Polystyrene Henge–Stonehenge for Lizards!

build-Stonehenge-for-lizard 2photos from Lizard-Landscapes.com, with permission

You know you’ve always wanted to build a model Stonehenge…” How can we resist posting a model Stonehenge from a page that begins with those words!? This website has a page telling how to create a Stonehenge model for a pet who is ordinarily confined to a cage or dry aquarium. And it’s brilliant!

Poor creatures–after all, what are the chances they’re ever going to get to Wiltshire? Srsly? So it’s your job to bring Stonehenge to them. And luckily for you, Andy, the proprietor of Lizard-Landscapes.com, is amazingly good at making faux stone things and demonstrating how to do it. There’s even a step-by-step video! Check it out here: How to Build a Model Stonehenge.

build-Stonehenge 2As sometimes happens, we started out chuckling when we first stumbled across this (Stonehenge for your lizard? Rly?), but upon closer examination, we were impressed. He looked at Stonehenge. Carefully. He says the word sarsen, and would have said trilithon if he’d known the word. He was reaching for it, but could only come up with “Stonehenge structures.” The point is, he noticed. Well done, sir!

And he says, both in the text and on the video that “You know you’ve always wanted to” make a model of Stonehenge. Ha! This strikes at what we refer to as the Clonehenge mystery. Yes, for many people this has the ring of truth, but why? Why have so many people always wanted to create a Stonehenge model? Why does it turn up everywhere? It is a question we ponder. Instead of doing anything worthwhile.

In the meantime, it’s worth watching the video just to see the green anole  (the lizard above) leaping from stone to stone. No doubt this is how it was when Stonehenge was built, back in the age of the dinosaurs.  (You didn’t think men coexisted with dinosaurs? See the proof here!) And, although unrelated to dinosaurs, be sure to check out his miniature city page, if only to see the lizard rampaging through the streets when it’s finished. If you’ll pardon the expression–Cool!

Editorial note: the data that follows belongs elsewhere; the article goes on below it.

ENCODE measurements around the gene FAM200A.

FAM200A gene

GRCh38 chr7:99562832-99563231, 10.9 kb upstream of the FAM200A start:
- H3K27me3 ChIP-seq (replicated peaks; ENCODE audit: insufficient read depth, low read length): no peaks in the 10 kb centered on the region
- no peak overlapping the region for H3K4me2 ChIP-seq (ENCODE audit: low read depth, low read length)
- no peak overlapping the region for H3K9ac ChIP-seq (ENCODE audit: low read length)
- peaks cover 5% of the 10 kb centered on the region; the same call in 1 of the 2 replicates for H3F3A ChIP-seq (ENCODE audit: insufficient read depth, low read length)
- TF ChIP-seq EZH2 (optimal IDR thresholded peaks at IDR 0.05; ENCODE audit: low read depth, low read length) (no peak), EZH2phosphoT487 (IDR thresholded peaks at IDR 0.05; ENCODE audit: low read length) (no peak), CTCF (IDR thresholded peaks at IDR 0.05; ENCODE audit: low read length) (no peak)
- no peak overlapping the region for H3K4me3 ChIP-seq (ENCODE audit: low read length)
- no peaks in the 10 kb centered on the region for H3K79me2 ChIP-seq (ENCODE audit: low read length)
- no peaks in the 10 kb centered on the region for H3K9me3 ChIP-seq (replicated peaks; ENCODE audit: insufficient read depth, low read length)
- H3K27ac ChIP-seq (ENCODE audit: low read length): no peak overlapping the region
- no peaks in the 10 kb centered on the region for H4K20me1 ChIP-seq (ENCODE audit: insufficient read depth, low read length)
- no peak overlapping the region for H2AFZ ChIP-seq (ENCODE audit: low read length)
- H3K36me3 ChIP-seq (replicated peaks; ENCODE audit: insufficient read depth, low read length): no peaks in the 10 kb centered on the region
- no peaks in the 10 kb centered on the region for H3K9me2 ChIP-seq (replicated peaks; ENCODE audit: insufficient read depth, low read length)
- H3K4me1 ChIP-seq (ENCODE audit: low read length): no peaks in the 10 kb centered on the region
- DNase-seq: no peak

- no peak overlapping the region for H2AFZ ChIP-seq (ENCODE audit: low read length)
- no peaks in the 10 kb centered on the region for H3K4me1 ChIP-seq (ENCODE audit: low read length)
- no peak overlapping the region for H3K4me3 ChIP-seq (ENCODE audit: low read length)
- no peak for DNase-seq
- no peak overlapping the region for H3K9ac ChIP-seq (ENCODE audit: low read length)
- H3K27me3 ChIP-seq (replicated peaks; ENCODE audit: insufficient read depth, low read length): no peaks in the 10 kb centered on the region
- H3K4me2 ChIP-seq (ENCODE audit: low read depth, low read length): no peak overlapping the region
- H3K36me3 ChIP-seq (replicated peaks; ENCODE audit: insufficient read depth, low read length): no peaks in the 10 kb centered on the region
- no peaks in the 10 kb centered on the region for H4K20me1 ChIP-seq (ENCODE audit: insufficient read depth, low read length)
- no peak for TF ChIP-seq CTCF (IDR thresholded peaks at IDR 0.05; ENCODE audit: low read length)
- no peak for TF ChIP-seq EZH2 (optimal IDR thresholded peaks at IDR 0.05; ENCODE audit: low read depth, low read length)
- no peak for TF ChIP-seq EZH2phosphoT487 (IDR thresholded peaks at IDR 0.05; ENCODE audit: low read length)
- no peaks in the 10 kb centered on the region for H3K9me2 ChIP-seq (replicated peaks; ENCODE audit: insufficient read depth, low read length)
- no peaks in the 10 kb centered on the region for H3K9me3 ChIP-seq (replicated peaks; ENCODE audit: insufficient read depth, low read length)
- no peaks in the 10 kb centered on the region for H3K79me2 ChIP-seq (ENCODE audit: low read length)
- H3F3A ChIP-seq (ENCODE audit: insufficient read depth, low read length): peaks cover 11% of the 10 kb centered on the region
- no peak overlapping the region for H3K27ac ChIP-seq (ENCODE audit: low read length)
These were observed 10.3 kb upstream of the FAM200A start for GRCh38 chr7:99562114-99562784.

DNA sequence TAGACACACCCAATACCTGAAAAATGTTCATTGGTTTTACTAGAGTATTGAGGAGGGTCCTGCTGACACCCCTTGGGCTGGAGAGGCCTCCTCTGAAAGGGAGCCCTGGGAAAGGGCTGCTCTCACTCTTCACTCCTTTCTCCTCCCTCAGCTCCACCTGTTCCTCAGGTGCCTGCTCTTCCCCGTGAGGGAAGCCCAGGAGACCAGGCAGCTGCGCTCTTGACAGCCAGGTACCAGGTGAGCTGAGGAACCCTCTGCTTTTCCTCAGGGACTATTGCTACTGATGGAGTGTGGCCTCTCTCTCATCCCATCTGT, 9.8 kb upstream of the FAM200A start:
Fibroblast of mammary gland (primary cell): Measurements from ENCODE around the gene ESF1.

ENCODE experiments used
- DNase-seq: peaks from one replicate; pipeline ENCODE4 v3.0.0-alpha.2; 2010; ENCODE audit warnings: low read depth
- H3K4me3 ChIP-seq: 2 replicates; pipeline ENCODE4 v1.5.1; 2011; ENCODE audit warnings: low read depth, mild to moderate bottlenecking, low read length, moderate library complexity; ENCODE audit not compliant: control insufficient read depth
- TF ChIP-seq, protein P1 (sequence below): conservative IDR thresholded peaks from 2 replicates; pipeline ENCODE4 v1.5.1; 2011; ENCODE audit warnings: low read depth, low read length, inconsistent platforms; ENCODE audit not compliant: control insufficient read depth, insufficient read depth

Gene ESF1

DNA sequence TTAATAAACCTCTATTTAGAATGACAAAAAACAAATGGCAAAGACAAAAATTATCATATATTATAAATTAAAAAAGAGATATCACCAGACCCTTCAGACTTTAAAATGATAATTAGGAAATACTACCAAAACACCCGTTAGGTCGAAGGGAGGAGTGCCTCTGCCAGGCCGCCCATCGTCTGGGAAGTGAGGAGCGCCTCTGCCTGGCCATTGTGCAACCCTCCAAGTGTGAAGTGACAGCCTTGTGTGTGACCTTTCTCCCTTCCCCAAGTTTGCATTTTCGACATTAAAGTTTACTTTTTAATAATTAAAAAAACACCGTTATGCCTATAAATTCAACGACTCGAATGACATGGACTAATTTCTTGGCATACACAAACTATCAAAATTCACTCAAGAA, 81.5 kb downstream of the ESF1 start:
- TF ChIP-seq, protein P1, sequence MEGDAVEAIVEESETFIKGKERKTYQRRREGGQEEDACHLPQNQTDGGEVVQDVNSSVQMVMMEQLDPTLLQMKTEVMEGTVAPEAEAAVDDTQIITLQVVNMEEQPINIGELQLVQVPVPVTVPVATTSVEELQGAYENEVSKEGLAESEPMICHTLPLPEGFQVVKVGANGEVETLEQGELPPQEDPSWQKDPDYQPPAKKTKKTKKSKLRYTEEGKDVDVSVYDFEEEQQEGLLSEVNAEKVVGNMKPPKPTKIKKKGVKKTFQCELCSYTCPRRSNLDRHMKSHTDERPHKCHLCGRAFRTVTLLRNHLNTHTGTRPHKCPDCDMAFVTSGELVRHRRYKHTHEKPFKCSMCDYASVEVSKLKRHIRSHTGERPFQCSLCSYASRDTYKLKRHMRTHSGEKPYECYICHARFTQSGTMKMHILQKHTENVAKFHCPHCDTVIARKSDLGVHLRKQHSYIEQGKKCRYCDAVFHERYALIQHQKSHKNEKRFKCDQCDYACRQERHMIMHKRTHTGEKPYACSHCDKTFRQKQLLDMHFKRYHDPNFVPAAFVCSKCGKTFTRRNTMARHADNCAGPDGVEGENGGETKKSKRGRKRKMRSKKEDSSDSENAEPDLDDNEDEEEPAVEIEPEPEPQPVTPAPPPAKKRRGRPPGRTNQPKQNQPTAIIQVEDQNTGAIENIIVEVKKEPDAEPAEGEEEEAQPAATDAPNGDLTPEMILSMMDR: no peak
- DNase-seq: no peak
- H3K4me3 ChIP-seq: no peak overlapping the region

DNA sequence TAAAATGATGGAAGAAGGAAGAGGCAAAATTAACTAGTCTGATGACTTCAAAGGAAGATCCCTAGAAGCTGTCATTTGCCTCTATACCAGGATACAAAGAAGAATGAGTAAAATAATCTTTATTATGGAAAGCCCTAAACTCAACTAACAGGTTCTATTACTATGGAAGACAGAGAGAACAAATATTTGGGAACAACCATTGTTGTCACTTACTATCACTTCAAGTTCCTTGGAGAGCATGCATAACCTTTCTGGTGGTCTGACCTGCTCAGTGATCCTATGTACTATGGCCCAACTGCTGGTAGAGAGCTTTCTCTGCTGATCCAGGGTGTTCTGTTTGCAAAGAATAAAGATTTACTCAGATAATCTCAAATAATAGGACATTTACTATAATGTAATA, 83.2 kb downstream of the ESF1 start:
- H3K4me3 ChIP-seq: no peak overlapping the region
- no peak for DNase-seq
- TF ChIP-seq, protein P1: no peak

Score: 7 druids. We love being surprised and entertained. Hmmm . . . maybe we should build a Stonehenge for our cat. Or better yet, in the local elementary school playground. So many replicas needed, so little time!

Polystyrene Henge and the Topic of Henge Addiction


model and photo by Sarah Denton of the Matchstick Henge Facebook Group

The term is henge addiction, that rare and possibly fatal need to make henges from anything, all the time. The support group for it on Facebook is Matchstick Henge, and while for now its numbers are low, they are bound to increase as awareness reaches the general public.

Of course at Clonehenge we advise caution and we hope people will examine closely the question of whether this is a lifestyle choice or something genetic, born into one’s very nature.  As you can see above, the syndrome can result in some admirable henges, in this case made at home with just a cutting utensil, some polystyrene or styrofoam, glue, matchsticks, paint and cardboard.

Bravo, Sarah, for making something good from life’s challenges! Perhaps we shouldn’t be framing this as a disease to be cured but as a condition which, if handled correctly, could be a boon for all mankind.

Score: 7 druids for this crafty henge. We hope the glue fumes have cleared away by now, Sarah!

Foamhenge, the U.K. version


Foamed polystyrene, often known by one of its brand names, Styrofoam, makes an attractive material for Stonehenge replicas. It is light and can be formed into any shape. Lintels no doubt help to keep the light uprights in place.

We know of two Foamhenges. One is in Virginia in the States (to be covered later), and one was a temporary construction, built on the Wiltshire Downs by Channel 5 TV in the U.K., and then sold on Ebay. This was a full-sized careful reconstruction of the monument at its height, rather better-looking than many because the real shapes and irregularities of the stones were taken into account. Is the odd pink cast meant to be the colour of the megaliths when they were first cut?  We welcome any information that would shed light on the mystery of the flesh-coloured stones!


Many thanks to brilliant photographer Pete Glastonbury for permission to use his pictures. Permission to use them elsewhere must be given by him. Our original score for this henge replica was a solid (well, as solid as they can be, made of carpet tubes and polystyrene) 8 druids, but recent conversation has caused us to reconsider and this entry’s score has been increased to 9, with a future possibility. Very nice!

Just found this: a Youtube video [link] showing the research done at this Foamhenge. Brilliant! Stonehenge has always represented midwinter to us, and this bears that intuition out.